The Asia and the Pacific region continues to be the global growth leader even as it faces significant development challenges and downside risks. The Asian Development Outlook 2013 report provides a comprehensive analysis of the region’s recent economic performance and its medium-term prospects.

Asian Development Bank Chief Economist Changyong Rhee joined the World Bank’s Andrew Burns and Carnegie’s Uri Dadush to discuss the issues outlined in Asian Development Bank’s annual flagship publication and what they mean for the future of the region. 

Growing Strong

  • Asian Resilience: The report forecasts that growth in Asia’s developing nations will pick up from 6.1 percent in 2012 to 6.6 percent in 2013 and 6.7 percent in 2014, Rhee said. China’s rebound and ASEAN resilience are major drivers of regional growth, he added.
     
  • Economic Rebalancing: According to Rhee, economic rebalancing in the region is already underway—current account surpluses are shrinking and growth is increasingly being driven by domestic demand. Capital flows to the region have rebounded to pre-crisis levels, backed by strong fundamentals and quantitative easing in advanced economies, he said. The report recommends that governments maintain stable macroeconomic policy and watch for inflation pressures and cross-border capital flows.

Challenges Ahead

  • Chinese Growth Model: The region also faces several challenges, Burns cautioned. China’s growth is down this year, a trend policymakers in Beijing have suggested should be seen as a “new normal.” Moving away from the investment-led growth model will be a difficult challenge for Beijing, he added.
     
  • Structural Reform: In developing Asia, the global financial crisis distracted attention from meaningful structural reforms, which were the fundamental source of growth, Burns stated. Dadush concurred that structural reform is key, and warned that Asian economies must resist temptation to stimulate when not appropriate.

Energy and Development

  • Demand Pressure: Asian energy and commodities demand has risen along with growth, Rhee said. Sustaining Asian growth requires massively increasing its energy supply, but high dependence on fossil fuels poses environmental problems, he continued. If Asia fails to diversify its energy mix and make energy cleaner and more affordable, it is likely that CO2 emissions will double by 2035 to over 20 billion tons.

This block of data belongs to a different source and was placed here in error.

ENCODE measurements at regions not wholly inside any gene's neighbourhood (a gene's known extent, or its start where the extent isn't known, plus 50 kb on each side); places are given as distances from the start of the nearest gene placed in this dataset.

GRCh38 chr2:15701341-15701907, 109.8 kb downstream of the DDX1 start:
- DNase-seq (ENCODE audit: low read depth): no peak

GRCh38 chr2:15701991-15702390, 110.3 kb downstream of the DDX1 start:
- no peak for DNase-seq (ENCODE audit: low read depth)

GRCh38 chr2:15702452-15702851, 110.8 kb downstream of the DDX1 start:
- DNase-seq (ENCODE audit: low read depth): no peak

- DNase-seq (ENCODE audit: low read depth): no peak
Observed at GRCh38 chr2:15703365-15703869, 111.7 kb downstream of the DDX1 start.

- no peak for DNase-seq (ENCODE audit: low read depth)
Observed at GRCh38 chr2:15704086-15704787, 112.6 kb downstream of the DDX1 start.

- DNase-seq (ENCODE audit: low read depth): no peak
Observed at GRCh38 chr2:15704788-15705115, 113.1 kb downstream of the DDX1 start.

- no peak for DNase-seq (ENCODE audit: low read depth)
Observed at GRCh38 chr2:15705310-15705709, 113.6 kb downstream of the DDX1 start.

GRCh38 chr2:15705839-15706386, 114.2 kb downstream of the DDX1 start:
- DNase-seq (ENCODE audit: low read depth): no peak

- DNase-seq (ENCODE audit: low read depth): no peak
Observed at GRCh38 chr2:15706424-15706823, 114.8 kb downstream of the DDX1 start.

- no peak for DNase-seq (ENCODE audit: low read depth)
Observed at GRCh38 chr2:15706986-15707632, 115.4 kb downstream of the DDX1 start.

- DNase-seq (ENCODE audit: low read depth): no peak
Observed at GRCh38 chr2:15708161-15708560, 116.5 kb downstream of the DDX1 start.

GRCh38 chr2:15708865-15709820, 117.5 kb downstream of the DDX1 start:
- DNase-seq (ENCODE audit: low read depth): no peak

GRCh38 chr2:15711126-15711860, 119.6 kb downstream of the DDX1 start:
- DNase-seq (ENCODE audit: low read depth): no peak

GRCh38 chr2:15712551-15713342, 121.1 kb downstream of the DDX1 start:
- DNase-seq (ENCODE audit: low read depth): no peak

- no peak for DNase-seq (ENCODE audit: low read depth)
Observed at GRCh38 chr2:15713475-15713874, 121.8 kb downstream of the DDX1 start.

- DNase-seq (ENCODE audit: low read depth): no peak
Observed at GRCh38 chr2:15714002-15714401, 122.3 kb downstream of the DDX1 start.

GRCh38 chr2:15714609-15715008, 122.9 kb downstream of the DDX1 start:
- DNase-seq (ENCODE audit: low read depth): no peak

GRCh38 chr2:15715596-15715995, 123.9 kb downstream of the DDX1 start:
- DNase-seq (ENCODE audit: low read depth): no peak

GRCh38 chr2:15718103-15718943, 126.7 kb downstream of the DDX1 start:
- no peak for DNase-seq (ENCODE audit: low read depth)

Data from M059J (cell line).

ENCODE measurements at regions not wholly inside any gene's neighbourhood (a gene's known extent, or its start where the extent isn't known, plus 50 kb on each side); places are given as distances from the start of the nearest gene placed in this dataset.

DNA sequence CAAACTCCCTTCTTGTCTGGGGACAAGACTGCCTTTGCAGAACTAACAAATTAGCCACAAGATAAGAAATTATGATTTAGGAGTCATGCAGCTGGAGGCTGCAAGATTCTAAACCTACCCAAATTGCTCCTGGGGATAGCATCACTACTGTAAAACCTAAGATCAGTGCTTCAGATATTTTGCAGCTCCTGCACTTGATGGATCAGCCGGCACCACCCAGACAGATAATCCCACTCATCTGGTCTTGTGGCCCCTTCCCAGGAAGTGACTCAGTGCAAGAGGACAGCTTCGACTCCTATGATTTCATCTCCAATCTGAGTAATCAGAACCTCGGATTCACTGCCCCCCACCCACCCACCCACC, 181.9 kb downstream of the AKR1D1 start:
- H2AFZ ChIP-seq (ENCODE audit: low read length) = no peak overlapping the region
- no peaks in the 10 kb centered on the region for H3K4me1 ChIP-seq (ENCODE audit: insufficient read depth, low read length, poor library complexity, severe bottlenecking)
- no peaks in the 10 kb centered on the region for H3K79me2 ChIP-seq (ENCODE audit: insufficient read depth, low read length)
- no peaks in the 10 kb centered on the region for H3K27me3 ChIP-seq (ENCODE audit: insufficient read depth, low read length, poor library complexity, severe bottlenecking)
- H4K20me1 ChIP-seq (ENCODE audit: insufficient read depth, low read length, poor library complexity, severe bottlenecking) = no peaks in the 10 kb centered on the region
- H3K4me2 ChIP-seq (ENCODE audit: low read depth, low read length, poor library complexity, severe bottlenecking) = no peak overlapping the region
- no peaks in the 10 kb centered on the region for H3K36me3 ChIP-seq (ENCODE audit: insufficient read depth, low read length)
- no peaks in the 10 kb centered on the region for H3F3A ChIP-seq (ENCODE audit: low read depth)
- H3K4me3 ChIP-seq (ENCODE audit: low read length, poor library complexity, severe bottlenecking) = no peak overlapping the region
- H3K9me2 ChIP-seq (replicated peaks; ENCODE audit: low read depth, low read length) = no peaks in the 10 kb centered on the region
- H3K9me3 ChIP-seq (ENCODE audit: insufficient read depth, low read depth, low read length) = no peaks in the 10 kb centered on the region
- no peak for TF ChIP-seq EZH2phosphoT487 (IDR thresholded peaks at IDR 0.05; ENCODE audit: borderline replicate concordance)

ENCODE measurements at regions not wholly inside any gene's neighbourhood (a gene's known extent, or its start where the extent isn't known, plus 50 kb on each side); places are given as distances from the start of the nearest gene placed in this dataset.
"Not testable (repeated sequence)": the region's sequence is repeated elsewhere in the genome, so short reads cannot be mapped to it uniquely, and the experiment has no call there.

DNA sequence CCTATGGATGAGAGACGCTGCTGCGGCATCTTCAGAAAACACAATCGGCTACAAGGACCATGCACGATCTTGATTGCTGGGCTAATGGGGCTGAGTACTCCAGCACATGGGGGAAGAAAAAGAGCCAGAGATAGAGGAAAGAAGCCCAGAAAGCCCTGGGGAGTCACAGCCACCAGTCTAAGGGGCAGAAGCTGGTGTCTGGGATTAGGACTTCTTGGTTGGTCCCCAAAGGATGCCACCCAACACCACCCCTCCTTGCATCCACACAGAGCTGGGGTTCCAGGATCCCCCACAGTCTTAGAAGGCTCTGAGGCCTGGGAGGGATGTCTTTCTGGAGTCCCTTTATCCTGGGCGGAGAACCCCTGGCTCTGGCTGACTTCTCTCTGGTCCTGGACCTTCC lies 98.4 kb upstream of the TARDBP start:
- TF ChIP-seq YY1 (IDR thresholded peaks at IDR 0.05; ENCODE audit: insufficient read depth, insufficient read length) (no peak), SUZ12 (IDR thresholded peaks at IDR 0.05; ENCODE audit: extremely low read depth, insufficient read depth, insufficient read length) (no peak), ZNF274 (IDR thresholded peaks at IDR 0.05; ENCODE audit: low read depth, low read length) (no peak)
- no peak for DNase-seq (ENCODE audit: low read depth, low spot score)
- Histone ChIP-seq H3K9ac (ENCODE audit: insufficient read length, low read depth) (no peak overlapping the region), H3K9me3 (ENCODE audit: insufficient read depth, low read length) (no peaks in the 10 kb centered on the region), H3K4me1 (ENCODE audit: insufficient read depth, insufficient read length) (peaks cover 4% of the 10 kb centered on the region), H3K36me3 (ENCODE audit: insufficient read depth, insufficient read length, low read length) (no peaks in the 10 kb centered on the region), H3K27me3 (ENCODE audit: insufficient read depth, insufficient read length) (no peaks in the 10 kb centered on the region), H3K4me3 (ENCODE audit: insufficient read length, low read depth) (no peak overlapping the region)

• Energy Poor: Asia is home to most of the world’s energy poor who are dependent on traditional fuels, Rhee said. Many Asian countries have large fossil fuel subsidies, but their main beneficiaries are not the poor, and these policies are distortive, costly, and inefficient, he continued.

Policy Recommendations

  • Efficiency Benefits: Asian economies should encourage behavioral changes to reap energy efficiency benefits, Rhee said. Regional integration of energy markets will multiply benefits, he continued, although political and regulatory challenges are nontrivial. Rhee expressed hope that governments could establish a pan-Asian energy market by 2030.
     
  • Renewables Potential: Rhee added that there is potential for great expansion of renewables in Asia. But renewable energy alone is not enough in the short run as the technology is still not cost-competitive, he said. Countries need cleaner and more efficient traditional energy for the transition period. Unconventional or shale gas could provide a bridge but will be more difficult to exploit in Asia than in the United States, Rhee said, so research and development will be key.